When JetBlue wanted to celebrate its 10th anniversary, it decided to sell a limited number of tickets for $10. That's a tall order, so for help with the difficult task of convincing consumers to buy $10 airline tickets, it turned to TBG, a London-based digital agency that specializes in Facebook marketing.
The result: JetBlue saw a "massive" response from TBG's Facebook ad buy, revealing the secret of social media success.
That secret: giving away stuff for free or at a significant discount is a great way to 'engage' consumers on social networks.
I apologize in advance for the sarcasm here, but it increasingly seems that a growing number of marketers have decided that the fastest way to achieve 'social media success' is to:
- Give away or significantly discount product.
- Promote the free or significantly discounted product on sites like Facebook or Twitter.
- Publicize the warm consumer response while acting surprised that consumers were interested in said product.
If this social media marketing 'strategy' seems absurd to you, that's because it is. Unfortunately, it seems to be a growing trend amongst marketers.
Just the other day, I wrote about several of the marketers that were early adopters of Twitter's new ad platform, Promoted Tweets. Like JetBlue and TBG, they promoted dubious successes. Virgin Airlines, for instance, touted that it was able to sell 500 airline tickets at a 50% discount. Something, of course, that it almost certainly could have done using just about any advertising platform. It also touted the 'media value' of being associated with the Promoted Tweets launch, something that also seems to be in vogue for marketers looking to justify their social media campaigns.
The big problem with the giveaway-discount model is, of course, that it's not sustainable. Obviously, JetBlue isn't going to maintain a profitable business selling airline tickets for $10, yet according to TBG CEO Simon Mansell, his agency's "main goal is to develop Facebook into an effective sales channel for JetBlue." Needless to say, running a once-in-a-JetBlue-moon $10 ticketing promotion is hardly the foundation for building an effective sales channel on Facebook.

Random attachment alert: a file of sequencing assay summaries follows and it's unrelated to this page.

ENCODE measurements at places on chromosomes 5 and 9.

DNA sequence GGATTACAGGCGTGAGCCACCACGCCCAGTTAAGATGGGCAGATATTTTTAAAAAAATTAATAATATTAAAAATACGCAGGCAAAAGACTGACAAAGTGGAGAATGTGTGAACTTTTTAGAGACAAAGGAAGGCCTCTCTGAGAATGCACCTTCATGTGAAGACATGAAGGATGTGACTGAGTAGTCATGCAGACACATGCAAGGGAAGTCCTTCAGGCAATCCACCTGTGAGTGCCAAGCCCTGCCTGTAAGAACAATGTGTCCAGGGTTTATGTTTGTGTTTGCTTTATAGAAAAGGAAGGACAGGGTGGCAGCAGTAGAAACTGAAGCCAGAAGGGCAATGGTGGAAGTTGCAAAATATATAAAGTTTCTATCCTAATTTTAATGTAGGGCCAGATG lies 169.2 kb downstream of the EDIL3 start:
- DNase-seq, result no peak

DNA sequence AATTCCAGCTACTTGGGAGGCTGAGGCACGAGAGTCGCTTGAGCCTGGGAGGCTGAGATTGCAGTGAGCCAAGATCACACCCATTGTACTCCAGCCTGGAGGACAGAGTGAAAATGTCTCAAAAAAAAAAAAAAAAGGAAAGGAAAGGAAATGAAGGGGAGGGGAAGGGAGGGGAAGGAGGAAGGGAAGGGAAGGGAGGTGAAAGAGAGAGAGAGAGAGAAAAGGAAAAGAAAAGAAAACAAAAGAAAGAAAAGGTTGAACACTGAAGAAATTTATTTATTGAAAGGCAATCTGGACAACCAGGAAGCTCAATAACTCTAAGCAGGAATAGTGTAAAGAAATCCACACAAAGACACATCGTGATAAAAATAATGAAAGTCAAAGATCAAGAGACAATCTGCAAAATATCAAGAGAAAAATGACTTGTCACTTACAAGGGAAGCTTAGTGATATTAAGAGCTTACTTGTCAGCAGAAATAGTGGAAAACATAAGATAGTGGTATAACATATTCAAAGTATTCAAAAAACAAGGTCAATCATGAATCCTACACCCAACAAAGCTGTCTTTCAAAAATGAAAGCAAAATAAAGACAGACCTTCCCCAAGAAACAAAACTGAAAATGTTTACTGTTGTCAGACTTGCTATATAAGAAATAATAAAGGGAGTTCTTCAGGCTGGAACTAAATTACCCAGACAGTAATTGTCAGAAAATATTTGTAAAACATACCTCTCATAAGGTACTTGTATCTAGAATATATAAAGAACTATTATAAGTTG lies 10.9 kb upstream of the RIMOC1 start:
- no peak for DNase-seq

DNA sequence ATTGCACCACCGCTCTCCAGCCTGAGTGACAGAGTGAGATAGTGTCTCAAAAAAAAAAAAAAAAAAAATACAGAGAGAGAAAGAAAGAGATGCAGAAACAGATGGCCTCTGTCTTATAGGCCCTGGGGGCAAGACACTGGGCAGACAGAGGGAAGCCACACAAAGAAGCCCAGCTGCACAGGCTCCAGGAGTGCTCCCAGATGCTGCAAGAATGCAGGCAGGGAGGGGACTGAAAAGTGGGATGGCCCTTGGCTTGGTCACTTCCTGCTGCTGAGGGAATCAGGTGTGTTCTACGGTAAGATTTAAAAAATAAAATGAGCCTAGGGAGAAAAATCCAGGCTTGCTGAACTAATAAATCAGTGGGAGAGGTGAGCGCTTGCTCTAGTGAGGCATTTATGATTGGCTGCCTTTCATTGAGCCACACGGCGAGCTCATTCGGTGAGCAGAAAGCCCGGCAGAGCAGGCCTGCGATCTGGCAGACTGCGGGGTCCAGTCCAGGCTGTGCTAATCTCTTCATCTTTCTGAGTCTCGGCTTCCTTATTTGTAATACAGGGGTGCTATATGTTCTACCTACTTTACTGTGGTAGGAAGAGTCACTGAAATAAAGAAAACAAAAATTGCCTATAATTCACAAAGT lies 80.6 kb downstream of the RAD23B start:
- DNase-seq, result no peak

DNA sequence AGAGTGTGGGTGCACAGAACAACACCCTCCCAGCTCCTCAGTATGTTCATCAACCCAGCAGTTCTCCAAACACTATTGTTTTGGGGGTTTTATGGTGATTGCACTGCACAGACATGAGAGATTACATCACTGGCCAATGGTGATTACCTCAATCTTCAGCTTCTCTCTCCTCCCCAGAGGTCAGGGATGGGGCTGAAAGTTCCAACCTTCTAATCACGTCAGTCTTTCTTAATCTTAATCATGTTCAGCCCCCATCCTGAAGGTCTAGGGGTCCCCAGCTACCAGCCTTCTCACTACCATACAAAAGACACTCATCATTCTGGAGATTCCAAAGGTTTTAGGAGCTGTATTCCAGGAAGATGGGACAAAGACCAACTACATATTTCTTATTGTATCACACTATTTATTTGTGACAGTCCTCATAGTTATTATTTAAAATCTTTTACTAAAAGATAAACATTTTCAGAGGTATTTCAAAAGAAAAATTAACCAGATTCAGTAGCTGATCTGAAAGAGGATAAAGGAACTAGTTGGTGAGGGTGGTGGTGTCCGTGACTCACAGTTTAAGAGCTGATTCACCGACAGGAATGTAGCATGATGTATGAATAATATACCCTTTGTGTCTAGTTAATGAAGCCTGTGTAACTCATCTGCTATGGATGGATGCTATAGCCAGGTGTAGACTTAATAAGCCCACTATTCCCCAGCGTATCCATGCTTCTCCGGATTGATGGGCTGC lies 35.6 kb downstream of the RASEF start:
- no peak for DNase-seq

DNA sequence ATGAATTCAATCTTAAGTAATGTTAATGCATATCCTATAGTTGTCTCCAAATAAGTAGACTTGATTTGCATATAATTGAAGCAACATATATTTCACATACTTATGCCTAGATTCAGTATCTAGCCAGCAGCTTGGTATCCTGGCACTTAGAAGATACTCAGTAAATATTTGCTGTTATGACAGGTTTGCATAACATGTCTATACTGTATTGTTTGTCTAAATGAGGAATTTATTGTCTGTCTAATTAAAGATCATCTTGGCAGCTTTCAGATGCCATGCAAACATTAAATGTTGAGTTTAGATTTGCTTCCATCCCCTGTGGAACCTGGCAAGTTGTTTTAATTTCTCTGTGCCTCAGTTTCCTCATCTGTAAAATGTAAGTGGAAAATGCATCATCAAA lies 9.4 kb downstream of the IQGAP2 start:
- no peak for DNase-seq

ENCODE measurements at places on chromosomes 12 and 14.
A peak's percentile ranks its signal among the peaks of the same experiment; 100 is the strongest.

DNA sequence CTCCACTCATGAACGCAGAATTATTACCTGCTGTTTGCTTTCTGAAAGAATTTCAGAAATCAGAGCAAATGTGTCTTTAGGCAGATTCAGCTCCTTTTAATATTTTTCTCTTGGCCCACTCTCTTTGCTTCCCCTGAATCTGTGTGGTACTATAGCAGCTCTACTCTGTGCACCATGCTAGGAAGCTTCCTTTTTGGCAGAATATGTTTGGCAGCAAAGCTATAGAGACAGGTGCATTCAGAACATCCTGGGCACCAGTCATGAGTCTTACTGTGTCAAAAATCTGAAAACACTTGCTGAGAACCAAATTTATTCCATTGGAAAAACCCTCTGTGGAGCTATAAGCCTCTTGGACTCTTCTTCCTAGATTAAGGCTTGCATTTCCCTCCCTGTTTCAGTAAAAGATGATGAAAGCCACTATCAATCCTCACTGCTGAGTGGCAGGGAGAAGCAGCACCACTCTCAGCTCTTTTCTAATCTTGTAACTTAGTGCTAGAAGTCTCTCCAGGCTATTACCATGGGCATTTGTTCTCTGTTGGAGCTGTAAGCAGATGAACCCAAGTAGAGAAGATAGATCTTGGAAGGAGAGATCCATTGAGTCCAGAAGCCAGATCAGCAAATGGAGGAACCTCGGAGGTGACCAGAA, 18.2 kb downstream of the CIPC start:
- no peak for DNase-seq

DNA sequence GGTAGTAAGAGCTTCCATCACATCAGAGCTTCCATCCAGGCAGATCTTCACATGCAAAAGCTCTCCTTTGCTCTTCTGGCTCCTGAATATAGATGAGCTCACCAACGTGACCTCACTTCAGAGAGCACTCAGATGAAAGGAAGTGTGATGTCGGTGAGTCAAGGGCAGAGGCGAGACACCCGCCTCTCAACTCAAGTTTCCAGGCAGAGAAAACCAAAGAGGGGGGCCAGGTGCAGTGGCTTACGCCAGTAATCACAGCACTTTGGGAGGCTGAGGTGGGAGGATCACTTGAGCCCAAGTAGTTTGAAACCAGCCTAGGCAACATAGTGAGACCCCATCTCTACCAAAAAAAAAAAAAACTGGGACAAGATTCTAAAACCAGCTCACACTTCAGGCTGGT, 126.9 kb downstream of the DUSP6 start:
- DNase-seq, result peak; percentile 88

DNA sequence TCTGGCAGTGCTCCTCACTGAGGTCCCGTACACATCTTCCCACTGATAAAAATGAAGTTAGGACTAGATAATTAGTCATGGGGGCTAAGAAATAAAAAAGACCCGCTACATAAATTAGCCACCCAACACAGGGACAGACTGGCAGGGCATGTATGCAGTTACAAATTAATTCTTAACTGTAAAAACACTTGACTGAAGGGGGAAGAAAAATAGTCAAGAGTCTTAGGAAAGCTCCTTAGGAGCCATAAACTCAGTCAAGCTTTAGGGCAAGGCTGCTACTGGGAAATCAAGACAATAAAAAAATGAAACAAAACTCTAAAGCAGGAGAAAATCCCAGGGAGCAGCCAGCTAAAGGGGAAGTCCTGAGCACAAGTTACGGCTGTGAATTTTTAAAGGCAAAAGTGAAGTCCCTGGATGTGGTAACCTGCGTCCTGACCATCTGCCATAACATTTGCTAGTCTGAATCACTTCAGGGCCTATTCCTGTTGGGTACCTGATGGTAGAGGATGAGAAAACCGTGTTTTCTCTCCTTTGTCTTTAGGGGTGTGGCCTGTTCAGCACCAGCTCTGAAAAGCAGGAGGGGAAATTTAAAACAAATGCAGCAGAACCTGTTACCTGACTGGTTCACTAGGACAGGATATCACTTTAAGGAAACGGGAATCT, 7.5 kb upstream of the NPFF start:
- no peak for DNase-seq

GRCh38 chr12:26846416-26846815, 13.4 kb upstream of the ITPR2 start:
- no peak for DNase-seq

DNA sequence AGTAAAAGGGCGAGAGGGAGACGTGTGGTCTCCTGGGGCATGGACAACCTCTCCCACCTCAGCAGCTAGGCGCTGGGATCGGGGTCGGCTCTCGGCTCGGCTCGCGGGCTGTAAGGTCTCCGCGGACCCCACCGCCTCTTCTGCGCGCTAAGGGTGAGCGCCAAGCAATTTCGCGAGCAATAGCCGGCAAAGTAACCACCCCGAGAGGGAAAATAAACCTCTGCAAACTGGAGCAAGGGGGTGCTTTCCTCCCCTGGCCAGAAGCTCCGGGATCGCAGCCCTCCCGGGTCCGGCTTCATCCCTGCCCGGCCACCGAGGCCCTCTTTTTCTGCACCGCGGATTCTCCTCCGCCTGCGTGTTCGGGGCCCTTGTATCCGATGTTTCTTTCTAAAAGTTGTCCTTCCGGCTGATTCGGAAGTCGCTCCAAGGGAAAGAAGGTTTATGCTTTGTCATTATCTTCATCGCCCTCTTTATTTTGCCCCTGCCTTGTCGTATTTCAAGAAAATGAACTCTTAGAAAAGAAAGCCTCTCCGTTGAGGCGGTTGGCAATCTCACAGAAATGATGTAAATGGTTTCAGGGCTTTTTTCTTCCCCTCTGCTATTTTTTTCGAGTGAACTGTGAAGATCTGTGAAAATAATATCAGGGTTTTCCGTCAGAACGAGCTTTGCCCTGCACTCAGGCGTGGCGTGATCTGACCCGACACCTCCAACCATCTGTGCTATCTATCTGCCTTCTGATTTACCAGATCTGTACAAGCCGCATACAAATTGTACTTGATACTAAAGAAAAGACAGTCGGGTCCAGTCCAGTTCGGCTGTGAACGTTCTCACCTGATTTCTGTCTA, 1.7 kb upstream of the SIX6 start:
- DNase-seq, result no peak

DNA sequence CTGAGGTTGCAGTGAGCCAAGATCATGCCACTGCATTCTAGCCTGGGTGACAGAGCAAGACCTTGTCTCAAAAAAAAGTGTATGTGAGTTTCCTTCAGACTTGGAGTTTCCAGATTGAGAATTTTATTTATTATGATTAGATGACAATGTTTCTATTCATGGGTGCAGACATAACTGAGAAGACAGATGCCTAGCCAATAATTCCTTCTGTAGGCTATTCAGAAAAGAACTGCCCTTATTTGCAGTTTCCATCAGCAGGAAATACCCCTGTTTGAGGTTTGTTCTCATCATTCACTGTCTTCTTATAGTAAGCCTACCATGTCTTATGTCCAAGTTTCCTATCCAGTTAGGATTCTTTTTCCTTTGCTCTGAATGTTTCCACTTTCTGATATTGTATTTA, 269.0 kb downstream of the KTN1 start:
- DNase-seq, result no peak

This is not to say that giveaway-discount promotions don't have a place in a marketer's toolkit. They absolutely do. But use that is excessive or not strategic can defeat the purpose. At the very worst, such use can devalue a company's products or services. And because giveaway-discount promotions are one of the most effective ways to reward your best existing customers, using them haphazardly with non-customers can be problematic. After all, if promotions for non-customers are often the best you can muster up, it makes it harder to run attractive promotions that target existing customers. For this reason, companies should think carefully about who they're rewarding with promotions, and why. In many cases, I think they'd find their promotions target the wrong people.
In short, instead of attempting to build scalable, sustainable and creative social media marketing campaigns that are strategic in nature, it appears that many marketers are far more comfortable going the giveaway-discount route and proclaiming success because (gasp) they were able to move product for free or at a hefty discount. That, in my opinion, is unfortunate. Despite the fact that social media ROI is still often a tricky subject, social media has the potential to do more than this. Marketers can, and should, set the bar higher than giving away the farm.
Photo credit: Amanda Govaert via Flickr.